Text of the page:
Dawn of another beautiful morning. I drive west on Tangerine Road toward I-10 and a short drive north to meet with a group who are driving south from Phoenix. Can you spot the balloons, one to the left of Sombrero Peak, one to the right of Panther Peak?
There are a couple of ways to reach the trail head but each requires navigating a maze of dirt roads, the condition of which worsens as you close on the destination. I got lucky and made it to within 3/4 of a mile, grabbed all my stuff and walked to....
....a pedestrian bridge over the 336 mile long aqueduct that delivers water to southern Arizona. In the distance, left of center is Picacho Peak, a popular hike and from that summit I have many times looked across I-10 at the remote Newman Peak. I was glad to have the opportunity to finally reach the summit and had purchased an AZ State access permit to do so.
So, the real story begins. One Phoenix group made it to the trail head and joined me for a bushwhack to the summit. Meantime, two others, Rick & Jared, failed to reach the trail head so abandoned their vehicle and struck out across the desert with the intent to catch us. We began at approximately 8:15am.
We paused to regroup. Note the head wear similarity. Out here, a broad rimmed hat is a necessity. While today's temperature was forecast to be mid 80's, the condition of the trail made it wise to wear long pants and long sleeved shirts.
Later, we paused to regroup again and did so another time too. People who organize these hikes go into detail about the trail, the distance, the elevation gain, the conditions, the expected hike time, etc... all for the purpose of making sure those who show up understand the challenge. Unfortunately, too often someone shows who over estimates their ability or some how, despite the description, under estimates the challenge. It is somewhat analogous to a group ride with a stated distance and intensity level, someone shows who can't keep up and then complains after the fact that no one waited. That happened today.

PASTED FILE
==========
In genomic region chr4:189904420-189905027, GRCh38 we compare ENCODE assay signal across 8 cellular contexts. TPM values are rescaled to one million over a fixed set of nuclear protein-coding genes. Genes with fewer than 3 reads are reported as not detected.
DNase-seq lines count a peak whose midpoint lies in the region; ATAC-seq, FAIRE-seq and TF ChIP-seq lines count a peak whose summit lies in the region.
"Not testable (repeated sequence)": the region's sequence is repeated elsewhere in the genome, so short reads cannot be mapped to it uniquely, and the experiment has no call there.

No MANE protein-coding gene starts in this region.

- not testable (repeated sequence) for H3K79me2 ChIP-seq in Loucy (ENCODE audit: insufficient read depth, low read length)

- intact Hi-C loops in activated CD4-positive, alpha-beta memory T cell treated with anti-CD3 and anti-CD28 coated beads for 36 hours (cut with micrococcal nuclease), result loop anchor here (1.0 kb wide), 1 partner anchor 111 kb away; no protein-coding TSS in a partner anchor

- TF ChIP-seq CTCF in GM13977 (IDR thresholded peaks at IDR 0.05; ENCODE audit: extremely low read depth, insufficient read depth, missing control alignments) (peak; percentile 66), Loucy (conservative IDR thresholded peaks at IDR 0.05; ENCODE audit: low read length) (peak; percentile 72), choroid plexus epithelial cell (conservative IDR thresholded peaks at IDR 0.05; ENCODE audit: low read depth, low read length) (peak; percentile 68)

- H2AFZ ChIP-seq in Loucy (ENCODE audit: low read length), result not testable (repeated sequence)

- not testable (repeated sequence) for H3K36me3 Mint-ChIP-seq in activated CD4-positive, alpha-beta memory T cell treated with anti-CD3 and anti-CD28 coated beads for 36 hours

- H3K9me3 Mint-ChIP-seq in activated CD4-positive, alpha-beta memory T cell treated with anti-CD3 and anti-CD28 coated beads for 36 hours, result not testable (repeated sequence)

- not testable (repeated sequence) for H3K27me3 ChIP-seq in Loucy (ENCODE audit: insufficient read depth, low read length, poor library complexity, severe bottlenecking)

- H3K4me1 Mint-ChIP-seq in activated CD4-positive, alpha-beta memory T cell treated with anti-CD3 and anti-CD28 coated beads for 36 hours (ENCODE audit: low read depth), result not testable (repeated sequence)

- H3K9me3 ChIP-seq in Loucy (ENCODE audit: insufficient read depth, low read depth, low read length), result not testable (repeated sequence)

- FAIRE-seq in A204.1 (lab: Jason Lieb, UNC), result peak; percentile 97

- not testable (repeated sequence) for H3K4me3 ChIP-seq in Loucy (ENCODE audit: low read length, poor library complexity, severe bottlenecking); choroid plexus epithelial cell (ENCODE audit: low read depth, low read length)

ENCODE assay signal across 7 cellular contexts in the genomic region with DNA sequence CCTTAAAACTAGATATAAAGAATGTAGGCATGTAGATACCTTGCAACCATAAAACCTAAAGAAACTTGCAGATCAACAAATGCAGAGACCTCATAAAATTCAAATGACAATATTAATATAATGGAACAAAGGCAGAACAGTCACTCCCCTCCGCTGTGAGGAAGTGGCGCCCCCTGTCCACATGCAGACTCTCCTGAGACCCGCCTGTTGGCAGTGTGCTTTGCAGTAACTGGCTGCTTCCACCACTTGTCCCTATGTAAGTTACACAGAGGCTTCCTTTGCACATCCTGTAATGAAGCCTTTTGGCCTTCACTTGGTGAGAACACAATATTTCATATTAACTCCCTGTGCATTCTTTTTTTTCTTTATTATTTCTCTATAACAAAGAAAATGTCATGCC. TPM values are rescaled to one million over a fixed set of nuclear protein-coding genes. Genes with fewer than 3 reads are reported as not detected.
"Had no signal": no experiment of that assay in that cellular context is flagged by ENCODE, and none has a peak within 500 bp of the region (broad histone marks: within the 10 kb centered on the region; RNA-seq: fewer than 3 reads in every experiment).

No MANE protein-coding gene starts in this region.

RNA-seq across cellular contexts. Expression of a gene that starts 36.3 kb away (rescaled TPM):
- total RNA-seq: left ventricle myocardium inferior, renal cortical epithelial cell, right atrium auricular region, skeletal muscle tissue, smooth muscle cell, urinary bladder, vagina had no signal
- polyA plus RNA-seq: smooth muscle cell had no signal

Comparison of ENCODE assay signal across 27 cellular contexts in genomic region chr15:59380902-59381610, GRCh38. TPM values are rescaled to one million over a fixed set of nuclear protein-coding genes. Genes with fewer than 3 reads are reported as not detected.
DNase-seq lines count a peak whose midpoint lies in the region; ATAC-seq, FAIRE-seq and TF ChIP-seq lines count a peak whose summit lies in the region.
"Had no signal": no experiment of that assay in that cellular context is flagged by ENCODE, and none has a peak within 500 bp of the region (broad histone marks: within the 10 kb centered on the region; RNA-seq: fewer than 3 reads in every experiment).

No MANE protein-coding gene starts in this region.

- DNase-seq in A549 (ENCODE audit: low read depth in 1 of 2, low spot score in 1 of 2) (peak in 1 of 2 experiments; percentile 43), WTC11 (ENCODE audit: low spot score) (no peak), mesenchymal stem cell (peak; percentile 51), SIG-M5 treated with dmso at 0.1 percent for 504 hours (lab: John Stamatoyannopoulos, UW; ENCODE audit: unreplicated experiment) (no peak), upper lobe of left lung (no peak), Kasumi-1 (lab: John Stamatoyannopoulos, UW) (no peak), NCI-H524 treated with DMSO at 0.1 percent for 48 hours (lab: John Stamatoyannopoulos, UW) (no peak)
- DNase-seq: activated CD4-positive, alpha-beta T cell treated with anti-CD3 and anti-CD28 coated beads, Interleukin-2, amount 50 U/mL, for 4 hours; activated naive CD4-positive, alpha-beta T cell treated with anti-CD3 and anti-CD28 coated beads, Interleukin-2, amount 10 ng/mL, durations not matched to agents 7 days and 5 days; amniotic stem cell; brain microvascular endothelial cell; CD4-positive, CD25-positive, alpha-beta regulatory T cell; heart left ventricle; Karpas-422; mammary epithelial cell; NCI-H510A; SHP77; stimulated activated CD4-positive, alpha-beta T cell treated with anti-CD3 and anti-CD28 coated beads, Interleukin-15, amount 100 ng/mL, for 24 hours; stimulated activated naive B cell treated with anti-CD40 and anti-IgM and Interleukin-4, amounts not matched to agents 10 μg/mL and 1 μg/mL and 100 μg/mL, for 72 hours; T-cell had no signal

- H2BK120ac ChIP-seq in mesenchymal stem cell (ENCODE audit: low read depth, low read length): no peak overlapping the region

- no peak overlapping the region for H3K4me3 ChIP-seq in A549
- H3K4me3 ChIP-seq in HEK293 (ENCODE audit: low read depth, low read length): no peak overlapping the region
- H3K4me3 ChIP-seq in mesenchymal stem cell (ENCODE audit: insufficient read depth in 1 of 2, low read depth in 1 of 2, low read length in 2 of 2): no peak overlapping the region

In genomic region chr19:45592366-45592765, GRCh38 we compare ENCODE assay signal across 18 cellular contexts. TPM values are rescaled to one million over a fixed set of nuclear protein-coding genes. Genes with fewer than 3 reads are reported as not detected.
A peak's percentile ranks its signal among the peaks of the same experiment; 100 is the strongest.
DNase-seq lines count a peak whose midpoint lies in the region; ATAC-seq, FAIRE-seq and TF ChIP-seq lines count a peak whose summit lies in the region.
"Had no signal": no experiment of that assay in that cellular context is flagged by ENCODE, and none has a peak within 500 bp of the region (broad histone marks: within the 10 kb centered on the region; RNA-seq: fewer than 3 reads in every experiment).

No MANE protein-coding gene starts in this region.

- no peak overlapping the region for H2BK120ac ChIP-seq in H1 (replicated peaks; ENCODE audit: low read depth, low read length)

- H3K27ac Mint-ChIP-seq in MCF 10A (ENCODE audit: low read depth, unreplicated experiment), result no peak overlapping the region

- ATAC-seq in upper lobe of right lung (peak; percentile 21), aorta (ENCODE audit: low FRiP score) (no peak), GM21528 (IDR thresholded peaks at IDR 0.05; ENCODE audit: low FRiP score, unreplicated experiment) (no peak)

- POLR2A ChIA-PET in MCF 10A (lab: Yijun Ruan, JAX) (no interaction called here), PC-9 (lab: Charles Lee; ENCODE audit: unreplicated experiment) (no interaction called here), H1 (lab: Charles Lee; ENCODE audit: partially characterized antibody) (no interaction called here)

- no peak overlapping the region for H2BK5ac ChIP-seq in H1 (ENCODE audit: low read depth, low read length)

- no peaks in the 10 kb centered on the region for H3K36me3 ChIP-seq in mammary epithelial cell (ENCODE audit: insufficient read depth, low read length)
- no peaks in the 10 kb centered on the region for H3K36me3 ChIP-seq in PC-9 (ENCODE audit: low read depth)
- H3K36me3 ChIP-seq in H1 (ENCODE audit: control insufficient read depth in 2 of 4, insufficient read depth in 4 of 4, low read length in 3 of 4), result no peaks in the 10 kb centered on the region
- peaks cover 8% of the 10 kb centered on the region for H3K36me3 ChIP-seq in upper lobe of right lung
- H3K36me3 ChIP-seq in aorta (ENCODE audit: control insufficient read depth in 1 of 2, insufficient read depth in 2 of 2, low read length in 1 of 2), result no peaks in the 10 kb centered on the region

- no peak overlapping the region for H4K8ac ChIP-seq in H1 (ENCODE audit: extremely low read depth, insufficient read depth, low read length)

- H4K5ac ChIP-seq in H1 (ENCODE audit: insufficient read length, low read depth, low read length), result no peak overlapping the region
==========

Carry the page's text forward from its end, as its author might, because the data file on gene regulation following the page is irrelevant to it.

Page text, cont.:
I led the way up a very rough, boulder filled ravine. At some point, I unknowingly walked by a rock cairn indicating a turn to the left out of our present ravine and kept going straight. Soon I noticed there were no cairns (2-4 rocks stacked together indicating a direction one should go) and Jason's gps device was checked. It appeared we were ok so I kept going. The member of our group on whom we frequently waited, was advised to turn around and return to the trail head. As I was ahead of the others, I did not hear this but later there was mutual agreement among those who were there that this was said.
We slowly closed on the distant ridge line. A nasty bush out here, Catclaw, was prevalent throughout, along with the odd cactus, other pointy plants, loose boulders, etc... It was fun although at one point I stepped on a large rock, hit the tipping point just wrong and the edge slammed into my shin. It felt so good when the pain finally dissipated but that took awhile.